The tipping point in favour for the new rule came in February 1891 after an FA Cup quarter-final game between Notts County and Stoke City. County’s Scottish full-back Jack Hendry denied Stoke an equaliser in the denying minutes of the tie by handling the ball on the goal-line. The resulting free-kick was repelled as the County goalkeeper deliberately stood directly in front of the ball and blocked it without recoiling. County won the tie by a single goal and continued their journey to the final and defeat against Blackburn Rovers. After 12 months lobbying for the introduction of the penalty kick, Reid proposed the rule and extolled its advantages on Tuesday 2nd June 1891 at the International Board meeting in Glasgow. The proposal was seconded by representatives from England who were now in favour of the introduction of McCrum’s idea. The rule (called Rule 13 and later ‘Law 13’ was worded:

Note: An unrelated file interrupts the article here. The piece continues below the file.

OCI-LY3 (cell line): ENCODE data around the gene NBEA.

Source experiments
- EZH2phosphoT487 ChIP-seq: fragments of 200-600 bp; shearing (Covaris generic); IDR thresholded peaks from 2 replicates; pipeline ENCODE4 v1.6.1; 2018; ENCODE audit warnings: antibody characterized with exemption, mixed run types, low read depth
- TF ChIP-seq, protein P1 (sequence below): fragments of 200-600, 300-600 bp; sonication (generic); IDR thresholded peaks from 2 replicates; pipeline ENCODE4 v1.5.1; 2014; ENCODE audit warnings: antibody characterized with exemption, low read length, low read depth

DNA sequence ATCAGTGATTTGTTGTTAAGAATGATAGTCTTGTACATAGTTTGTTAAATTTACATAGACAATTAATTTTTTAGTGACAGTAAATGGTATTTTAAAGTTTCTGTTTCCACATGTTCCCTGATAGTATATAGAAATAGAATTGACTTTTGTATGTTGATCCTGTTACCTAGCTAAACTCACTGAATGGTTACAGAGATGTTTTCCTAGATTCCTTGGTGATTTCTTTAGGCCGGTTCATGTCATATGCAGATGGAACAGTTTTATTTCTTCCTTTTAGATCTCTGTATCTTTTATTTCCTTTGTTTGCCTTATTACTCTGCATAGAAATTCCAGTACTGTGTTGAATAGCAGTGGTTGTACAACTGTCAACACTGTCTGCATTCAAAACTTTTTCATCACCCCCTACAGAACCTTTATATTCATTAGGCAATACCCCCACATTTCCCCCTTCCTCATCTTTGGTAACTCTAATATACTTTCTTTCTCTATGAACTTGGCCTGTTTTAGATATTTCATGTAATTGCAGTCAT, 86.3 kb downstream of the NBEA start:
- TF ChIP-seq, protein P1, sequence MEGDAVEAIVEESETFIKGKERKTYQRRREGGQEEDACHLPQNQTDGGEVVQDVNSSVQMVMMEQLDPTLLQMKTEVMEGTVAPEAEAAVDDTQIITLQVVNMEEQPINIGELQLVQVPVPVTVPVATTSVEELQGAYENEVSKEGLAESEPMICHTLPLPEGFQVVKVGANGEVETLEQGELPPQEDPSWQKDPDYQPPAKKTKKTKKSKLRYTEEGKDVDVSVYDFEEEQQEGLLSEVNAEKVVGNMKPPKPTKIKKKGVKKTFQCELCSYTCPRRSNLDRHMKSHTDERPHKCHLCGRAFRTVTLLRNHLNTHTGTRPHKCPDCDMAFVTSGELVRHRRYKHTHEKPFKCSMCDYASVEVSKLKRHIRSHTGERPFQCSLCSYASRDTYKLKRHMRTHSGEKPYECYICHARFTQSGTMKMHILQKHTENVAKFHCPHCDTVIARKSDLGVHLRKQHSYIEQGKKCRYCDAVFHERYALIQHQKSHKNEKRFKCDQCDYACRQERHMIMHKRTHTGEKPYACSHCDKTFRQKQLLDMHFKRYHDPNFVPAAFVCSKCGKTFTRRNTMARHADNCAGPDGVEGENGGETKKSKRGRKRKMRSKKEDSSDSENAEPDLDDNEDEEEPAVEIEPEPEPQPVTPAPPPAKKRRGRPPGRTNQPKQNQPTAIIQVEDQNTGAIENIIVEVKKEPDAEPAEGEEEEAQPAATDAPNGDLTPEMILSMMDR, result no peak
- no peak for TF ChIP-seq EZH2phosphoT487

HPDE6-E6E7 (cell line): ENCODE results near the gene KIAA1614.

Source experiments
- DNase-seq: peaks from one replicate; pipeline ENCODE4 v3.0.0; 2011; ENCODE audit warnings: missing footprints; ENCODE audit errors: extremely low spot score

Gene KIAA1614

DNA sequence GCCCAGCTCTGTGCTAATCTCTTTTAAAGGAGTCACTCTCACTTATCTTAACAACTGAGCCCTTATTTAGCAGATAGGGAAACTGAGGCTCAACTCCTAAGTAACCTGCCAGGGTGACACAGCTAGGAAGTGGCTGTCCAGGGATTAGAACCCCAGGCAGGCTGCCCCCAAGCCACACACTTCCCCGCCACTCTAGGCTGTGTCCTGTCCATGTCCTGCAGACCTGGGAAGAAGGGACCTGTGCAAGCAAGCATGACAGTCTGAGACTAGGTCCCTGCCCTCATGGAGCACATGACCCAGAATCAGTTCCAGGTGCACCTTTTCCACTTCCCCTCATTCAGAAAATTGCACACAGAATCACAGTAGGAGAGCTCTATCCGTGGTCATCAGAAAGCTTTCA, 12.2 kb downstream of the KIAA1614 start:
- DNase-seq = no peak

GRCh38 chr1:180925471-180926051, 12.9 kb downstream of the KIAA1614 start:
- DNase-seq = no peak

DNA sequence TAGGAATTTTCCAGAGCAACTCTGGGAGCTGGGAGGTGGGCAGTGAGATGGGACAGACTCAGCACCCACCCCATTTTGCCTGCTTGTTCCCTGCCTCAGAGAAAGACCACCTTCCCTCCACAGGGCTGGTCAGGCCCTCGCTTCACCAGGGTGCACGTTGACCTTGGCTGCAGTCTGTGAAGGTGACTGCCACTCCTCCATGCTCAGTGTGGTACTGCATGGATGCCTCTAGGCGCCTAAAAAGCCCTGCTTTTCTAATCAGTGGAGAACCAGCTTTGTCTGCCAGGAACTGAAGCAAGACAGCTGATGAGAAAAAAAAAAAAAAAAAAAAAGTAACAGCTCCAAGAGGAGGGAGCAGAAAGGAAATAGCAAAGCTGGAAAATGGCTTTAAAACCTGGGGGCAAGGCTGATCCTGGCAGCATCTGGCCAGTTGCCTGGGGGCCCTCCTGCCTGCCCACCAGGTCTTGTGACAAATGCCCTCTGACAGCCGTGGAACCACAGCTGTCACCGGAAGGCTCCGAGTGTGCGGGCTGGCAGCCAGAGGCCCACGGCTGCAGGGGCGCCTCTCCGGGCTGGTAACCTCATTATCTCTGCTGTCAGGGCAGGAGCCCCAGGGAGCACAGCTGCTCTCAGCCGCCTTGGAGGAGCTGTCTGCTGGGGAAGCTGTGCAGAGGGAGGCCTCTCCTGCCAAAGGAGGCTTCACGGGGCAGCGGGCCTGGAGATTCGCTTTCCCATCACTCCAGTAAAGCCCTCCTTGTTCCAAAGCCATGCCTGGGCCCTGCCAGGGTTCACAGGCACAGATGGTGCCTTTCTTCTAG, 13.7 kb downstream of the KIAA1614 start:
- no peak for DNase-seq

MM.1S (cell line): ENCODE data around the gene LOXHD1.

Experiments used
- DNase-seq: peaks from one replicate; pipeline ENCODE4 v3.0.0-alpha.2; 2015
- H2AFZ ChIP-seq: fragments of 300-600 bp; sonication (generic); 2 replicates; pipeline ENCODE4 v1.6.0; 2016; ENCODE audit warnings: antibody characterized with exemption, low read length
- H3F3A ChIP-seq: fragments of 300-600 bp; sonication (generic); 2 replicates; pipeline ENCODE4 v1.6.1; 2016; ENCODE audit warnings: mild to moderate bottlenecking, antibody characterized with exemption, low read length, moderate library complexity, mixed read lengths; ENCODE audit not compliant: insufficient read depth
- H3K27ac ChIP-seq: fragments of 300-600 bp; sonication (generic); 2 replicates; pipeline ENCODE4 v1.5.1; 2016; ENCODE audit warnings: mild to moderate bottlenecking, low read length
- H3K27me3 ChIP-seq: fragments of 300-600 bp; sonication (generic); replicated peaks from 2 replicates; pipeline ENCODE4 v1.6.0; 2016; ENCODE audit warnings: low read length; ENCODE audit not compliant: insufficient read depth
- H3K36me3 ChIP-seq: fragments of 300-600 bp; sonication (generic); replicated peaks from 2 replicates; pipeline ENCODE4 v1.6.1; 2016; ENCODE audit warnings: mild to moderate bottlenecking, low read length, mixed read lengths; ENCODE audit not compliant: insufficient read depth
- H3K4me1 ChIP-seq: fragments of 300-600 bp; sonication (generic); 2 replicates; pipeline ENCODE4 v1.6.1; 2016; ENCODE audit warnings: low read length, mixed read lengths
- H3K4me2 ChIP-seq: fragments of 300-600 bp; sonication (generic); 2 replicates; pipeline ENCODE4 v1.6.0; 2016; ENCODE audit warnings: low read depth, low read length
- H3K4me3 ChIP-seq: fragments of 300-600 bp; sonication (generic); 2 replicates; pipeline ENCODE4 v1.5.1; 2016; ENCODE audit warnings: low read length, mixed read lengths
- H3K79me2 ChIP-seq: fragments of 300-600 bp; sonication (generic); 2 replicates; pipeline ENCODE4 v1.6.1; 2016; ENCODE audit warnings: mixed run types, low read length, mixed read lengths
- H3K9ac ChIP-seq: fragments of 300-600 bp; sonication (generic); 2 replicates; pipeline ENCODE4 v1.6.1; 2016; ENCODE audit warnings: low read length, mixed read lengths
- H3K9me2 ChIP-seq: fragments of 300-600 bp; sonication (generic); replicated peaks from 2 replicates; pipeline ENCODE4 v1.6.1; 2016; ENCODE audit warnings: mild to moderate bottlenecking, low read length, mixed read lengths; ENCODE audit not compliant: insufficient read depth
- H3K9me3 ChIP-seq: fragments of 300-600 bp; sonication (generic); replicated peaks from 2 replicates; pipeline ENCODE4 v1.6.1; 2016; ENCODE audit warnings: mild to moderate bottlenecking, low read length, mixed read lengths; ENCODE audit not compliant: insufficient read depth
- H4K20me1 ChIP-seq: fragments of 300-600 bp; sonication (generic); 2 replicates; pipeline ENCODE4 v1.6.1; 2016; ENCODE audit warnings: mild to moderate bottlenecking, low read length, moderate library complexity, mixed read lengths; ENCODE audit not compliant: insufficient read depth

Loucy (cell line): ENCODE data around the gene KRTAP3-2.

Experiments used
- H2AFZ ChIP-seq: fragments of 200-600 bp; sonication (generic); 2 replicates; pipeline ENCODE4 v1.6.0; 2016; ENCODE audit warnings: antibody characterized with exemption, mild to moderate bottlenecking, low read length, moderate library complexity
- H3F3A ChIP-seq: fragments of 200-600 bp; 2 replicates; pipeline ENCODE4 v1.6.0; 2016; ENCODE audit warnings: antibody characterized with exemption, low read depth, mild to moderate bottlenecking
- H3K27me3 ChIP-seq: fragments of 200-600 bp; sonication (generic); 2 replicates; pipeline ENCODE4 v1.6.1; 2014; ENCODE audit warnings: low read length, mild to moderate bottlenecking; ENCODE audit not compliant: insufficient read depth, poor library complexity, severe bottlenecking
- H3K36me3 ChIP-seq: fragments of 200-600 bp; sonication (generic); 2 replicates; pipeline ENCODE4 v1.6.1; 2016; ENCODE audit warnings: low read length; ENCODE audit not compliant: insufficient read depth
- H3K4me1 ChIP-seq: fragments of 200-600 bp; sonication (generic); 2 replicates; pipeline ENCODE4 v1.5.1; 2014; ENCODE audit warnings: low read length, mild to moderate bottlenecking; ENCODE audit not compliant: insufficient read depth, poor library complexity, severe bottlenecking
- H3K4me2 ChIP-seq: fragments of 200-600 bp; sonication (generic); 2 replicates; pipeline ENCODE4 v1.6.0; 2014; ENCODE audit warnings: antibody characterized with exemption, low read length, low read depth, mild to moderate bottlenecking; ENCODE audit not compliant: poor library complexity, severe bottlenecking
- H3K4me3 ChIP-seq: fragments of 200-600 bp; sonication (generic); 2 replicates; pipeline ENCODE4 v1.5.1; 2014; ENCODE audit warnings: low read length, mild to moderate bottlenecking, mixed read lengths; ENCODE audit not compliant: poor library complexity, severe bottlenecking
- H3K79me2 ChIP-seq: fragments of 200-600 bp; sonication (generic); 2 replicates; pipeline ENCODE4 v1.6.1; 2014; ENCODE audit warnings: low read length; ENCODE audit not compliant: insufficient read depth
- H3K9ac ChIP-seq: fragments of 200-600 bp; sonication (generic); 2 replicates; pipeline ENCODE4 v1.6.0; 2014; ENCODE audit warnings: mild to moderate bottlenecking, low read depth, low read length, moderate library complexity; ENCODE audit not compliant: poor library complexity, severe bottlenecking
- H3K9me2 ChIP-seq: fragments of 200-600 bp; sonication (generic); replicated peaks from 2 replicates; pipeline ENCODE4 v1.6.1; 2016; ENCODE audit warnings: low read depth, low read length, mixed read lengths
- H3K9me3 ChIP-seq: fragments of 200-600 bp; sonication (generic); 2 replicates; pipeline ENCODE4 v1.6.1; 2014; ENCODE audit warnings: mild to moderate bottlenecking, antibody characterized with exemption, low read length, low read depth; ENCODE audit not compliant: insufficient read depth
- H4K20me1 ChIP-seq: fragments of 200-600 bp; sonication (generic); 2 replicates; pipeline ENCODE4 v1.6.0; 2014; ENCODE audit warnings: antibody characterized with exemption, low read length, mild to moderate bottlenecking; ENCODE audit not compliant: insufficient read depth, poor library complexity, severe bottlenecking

“If any player shall deliberately trip or hold an opposing player or deliberately handle the ball within 12 yards of his own goal-line, the referee shall, on appeal, award the opposing side a penalty kick, to be taken any 12 yards from the goal-line under the following conditions:
All players, with the exception of the player taking the penalty kick and the opposing goalkeeper (who shall not advance more than six yards from the goal-line) shall stand at least six yards behind the ball. The ball shall be in play when the kick is taken and a goal may be scored from a penalty kick.”
During the playing days of McCrum and Reid, the penalty demarcation line extended across the whole breadth of the playing field at a consistent 12-yard distance from the goal-line. Initially referees did not award penalties discretionally, rather they based their judgement upon appeal by the teams themselves which was a policy later amended due to players, understandably, appealing constantly.